Book Title: Aix Marks The Spot
Author: Sarah Anderson
Release Date: June 16th, 2020
Synopsis: Meet Jamie, an American teenager who has been sent to live with her grandmother in a small town in France. A grandmother she has only heard of, but never met. An accident leaves her mother in a wheelchair and to be able to focus on her healing, Jamie is sent away for the summer. And there, she finds a map of love letters from one parent to the other that takes her all over parts of France on an adventure she wasn’t looking for, but now can’t escape.
Review: If you’ve never been to France, this book truly does take you on a journey through parts of the country you might only have heard of. I, however, have never heard of these places and the experience of going on this journey with Jamie felt really good. I got to see parts of France through her eyes and the amount of knowledge and research that went into making it realistic will blow your mind.
Jamie and her grandmother don’t get along, not only because of the language barrier, but because her grandmother is still harbouring some resentment at losing her only child to a different woman and country. Her father, a Frenchman, met her mother, an American, fell in love, got married and had a kid and at the same time, was practically disowned by his mother. So they moved to the States, where they set up a life for themselves and for their newborn child.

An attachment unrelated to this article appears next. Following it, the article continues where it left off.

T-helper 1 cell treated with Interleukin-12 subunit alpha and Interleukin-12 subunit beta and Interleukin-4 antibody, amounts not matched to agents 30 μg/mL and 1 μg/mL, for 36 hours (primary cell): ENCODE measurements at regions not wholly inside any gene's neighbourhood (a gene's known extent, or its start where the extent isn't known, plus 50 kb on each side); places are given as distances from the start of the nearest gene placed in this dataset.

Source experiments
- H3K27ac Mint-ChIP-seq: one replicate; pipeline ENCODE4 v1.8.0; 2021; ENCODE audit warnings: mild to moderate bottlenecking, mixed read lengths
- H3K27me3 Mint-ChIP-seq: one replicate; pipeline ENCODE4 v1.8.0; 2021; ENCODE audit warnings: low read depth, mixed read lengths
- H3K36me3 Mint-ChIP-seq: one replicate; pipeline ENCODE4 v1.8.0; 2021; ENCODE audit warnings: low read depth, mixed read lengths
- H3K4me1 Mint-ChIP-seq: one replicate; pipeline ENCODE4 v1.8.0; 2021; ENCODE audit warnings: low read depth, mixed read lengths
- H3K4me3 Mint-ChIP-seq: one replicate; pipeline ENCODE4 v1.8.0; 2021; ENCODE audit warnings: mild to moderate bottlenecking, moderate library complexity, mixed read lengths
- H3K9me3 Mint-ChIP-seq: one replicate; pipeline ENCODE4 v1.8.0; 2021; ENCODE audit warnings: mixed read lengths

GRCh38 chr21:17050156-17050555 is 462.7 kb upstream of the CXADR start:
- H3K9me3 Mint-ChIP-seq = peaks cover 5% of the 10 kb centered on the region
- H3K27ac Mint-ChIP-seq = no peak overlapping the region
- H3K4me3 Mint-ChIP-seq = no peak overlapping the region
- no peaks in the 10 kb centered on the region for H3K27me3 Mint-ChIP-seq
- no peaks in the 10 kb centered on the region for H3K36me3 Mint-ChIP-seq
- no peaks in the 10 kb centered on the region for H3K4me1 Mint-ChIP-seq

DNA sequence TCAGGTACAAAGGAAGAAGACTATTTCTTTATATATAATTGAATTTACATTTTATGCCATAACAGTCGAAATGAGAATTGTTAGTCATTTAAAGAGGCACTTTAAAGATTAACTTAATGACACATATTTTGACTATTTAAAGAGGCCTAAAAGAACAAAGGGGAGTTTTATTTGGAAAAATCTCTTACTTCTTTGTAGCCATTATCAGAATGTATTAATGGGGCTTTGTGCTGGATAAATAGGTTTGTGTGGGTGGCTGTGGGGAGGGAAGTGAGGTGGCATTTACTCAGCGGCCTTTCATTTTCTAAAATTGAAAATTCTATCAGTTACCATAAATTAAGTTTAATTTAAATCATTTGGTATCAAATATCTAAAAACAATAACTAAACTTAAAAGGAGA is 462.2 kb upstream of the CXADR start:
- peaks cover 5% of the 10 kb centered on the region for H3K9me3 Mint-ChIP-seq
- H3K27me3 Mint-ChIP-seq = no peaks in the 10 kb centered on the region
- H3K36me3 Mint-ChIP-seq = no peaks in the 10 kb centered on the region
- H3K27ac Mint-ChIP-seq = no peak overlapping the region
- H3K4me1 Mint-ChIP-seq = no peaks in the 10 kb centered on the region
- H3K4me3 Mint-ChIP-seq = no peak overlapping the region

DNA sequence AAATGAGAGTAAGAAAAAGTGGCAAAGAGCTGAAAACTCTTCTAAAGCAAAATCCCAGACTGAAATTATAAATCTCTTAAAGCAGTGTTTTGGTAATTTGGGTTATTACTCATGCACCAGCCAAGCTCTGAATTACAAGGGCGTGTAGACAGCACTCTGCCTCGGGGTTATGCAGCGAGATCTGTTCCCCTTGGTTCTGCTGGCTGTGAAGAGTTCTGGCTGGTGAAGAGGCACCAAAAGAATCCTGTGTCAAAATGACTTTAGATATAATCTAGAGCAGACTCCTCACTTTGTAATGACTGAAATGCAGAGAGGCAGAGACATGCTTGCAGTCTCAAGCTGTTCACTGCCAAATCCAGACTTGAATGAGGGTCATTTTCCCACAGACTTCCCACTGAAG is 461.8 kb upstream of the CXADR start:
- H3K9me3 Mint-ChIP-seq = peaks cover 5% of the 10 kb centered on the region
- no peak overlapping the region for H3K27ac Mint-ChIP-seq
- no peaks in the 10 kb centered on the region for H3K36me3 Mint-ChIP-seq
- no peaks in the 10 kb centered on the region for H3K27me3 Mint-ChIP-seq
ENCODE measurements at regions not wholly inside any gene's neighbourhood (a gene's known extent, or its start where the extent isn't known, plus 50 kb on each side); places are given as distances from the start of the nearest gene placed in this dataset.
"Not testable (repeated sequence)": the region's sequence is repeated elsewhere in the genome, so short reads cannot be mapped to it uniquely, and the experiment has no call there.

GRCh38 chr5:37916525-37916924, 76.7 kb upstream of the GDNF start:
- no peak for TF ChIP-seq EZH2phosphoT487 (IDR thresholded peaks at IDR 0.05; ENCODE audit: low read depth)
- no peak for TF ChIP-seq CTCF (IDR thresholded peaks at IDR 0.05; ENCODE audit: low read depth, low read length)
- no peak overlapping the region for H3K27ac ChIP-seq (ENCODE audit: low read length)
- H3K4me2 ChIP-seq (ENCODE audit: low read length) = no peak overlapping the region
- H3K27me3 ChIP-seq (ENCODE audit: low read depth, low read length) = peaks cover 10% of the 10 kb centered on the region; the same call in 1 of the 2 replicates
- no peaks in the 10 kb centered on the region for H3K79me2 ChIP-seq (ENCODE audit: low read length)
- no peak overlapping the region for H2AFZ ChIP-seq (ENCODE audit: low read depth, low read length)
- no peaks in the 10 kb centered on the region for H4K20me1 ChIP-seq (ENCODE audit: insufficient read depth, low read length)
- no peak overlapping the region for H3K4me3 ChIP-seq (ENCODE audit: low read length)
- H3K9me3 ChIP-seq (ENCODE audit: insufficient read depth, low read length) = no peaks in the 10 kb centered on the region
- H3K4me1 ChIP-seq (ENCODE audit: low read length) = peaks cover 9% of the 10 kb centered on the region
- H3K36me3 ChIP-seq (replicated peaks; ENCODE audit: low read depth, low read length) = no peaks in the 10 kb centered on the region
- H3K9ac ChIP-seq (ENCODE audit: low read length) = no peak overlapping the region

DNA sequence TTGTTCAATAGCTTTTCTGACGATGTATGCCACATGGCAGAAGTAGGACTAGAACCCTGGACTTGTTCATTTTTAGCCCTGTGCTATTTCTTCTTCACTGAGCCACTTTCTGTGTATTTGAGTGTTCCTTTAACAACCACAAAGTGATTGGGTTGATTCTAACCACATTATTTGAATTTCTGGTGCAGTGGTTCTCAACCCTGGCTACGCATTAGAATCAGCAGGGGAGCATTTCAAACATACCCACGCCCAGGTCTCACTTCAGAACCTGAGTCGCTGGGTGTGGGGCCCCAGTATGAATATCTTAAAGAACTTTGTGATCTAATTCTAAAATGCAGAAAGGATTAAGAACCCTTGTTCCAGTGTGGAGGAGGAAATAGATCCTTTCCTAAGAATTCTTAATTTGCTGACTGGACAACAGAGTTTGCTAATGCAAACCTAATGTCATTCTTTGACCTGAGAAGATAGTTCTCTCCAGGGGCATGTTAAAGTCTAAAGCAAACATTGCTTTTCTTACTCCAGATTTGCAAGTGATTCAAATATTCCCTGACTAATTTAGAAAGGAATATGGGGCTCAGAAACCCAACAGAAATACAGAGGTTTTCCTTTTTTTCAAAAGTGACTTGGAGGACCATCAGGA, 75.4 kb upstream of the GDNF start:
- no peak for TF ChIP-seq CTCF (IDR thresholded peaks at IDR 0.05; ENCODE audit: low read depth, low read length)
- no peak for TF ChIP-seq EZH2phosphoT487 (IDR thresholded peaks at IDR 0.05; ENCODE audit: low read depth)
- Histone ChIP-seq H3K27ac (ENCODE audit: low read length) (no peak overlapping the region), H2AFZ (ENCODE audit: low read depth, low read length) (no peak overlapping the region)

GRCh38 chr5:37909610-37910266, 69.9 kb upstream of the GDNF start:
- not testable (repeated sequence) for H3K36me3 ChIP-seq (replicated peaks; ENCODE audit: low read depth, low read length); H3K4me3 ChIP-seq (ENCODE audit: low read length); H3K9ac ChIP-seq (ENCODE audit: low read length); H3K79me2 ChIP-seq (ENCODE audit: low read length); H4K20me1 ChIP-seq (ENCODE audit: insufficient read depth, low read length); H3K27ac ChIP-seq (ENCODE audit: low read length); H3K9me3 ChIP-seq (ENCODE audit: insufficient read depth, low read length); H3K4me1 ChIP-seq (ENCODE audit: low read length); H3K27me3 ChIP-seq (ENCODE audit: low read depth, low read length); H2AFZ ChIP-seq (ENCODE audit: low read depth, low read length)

This works out for Jamie when she goes wandering and bumps into charming Valentin, a French boy who wins her over without even doing anything. And he’s such a great addition to Jamie’s adventure, that much you are guaranteed from the moment they meet.
While in her grandmother’s stuffy house, Jamie comes across a letter that leads to a treasure hunt of sorts. And she realises that it’s a documentation of her parents’ relationship. While her French is terrible, she enlists Valentin’s help to get her all over the place. Each letter takes her down memory lane to how her parents met and fell in love, their little secret spots and hiding places and Jamie gets to relive it all thanks to the letters. Each letter leads to another and another and over the course of the journey, she falls in love with Valentin and with her parents’ relationship.
I did adore this book and while it took me some time to really get invested in it, I found myself cheering Jamie on as she got all the way to the end. Stubborn, difficult and selfish are things you can use to describe Jamie, but wouldn’t we all be that way if put in a situation like this? There was so much to enjoy – the journeys, the food, the culture, the friendship and banter between Jamie and Valentin. But I felt like the book took too long to get to the point, which was disappointing, but it tied everything up really nicely too.
I received an ARC of this book via Netgalley in exchange for a honest review.